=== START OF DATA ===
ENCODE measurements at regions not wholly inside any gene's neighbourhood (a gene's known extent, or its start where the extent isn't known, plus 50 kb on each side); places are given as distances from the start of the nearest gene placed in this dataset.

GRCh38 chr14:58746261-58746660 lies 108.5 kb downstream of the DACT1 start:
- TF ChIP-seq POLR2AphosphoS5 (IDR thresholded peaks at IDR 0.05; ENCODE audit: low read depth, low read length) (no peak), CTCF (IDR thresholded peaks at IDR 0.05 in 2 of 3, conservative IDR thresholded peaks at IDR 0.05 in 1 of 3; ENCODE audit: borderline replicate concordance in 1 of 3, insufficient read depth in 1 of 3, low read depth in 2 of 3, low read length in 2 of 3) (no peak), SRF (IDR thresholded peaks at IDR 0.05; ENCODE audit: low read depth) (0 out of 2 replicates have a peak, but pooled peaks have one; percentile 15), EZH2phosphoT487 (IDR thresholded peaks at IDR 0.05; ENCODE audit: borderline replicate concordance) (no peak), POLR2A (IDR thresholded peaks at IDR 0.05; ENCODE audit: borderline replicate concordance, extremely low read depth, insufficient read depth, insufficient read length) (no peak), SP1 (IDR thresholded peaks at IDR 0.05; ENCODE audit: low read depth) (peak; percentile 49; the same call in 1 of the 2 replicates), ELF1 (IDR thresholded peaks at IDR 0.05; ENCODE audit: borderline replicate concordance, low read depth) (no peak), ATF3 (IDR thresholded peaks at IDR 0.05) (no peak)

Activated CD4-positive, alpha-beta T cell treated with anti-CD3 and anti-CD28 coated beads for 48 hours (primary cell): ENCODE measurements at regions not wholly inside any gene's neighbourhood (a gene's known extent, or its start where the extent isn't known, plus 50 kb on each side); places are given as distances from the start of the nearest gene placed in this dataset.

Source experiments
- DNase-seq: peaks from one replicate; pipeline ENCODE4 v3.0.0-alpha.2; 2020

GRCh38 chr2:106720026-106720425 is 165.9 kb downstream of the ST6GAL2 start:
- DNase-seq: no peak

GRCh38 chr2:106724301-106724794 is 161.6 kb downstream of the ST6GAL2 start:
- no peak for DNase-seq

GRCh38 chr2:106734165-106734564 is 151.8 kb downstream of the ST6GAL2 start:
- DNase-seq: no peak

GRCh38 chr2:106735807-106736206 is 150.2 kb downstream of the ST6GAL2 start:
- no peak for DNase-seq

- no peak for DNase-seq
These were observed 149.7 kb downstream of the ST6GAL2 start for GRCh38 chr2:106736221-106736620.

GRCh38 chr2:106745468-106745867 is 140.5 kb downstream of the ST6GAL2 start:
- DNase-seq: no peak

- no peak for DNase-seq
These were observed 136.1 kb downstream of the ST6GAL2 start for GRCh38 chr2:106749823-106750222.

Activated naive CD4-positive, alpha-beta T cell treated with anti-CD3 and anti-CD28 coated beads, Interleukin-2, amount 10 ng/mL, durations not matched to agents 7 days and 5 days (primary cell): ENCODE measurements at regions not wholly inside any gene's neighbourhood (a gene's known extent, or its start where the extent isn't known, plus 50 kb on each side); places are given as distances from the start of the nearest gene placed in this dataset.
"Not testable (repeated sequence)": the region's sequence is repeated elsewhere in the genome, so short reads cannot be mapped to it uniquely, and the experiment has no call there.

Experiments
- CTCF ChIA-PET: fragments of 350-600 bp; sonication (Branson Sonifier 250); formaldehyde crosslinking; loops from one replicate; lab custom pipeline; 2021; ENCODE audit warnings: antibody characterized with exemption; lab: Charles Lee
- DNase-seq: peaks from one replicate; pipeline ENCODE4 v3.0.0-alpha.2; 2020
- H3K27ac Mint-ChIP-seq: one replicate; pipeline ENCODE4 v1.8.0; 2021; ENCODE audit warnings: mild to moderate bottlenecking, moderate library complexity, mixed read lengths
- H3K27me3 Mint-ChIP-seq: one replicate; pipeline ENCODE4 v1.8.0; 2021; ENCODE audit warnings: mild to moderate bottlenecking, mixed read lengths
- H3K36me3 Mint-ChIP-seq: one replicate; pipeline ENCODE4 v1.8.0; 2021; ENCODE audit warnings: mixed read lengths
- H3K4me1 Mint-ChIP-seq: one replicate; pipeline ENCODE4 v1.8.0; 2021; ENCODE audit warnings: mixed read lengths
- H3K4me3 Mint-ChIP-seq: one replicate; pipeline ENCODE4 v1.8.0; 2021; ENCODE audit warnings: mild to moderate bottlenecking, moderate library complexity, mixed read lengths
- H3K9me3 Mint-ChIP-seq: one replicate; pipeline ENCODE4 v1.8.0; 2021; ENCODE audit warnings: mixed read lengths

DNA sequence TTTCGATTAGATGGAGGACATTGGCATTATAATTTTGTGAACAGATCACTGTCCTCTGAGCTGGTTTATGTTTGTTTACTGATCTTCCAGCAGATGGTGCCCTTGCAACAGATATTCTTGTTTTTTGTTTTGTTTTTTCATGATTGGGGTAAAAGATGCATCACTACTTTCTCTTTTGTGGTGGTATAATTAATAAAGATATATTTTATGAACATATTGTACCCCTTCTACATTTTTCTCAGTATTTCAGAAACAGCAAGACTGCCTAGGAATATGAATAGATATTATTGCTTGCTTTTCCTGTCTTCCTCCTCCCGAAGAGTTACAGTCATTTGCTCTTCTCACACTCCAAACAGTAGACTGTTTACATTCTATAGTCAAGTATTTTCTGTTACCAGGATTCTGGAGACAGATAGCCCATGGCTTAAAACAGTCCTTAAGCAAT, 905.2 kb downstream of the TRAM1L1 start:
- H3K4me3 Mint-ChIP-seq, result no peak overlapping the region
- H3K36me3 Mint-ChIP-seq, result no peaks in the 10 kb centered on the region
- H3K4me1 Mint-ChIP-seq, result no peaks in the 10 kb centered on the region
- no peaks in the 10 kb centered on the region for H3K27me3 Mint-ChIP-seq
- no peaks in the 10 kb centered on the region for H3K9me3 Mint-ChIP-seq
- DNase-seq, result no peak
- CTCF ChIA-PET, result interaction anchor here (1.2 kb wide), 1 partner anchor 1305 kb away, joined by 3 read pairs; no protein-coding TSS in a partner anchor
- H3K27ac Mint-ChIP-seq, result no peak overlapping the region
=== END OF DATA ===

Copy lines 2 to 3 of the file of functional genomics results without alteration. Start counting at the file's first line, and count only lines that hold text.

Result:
GRCh38 chr14:58746261-58746660 lies 108.5 kb downstream of the DACT1 start:
- TF ChIP-seq POLR2AphosphoS5 (IDR thresholded peaks at IDR 0.05; ENCODE audit: low read depth, low read length) (no peak), CTCF (IDR thresholded peaks at IDR 0.05 in 2 of 3, conservative IDR thresholded peaks at IDR 0.05 in 1 of 3; ENCODE audit: borderline replicate concordance in 1 of 3, insufficient read depth in 1 of 3, low read depth in 2 of 3, low read length in 2 of 3) (no peak), SRF (IDR thresholded peaks at IDR 0.05; ENCODE audit: low read depth) (0 out of 2 replicates have a peak, but pooled peaks have one; percentile 15), EZH2phosphoT487 (IDR thresholded peaks at IDR 0.05; ENCODE audit: borderline replicate concordance) (no peak), POLR2A (IDR thresholded peaks at IDR 0.05; ENCODE audit: borderline replicate concordance, extremely low read depth, insufficient read depth, insufficient read length) (no peak), SP1 (IDR thresholded peaks at IDR 0.05; ENCODE audit: low read depth) (peak; percentile 49; the same call in 1 of the 2 replicates), ELF1 (IDR thresholded peaks at IDR 0.05; ENCODE audit: borderline replicate concordance, low read depth) (no peak), ATF3 (IDR thresholded peaks at IDR 0.05) (no peak)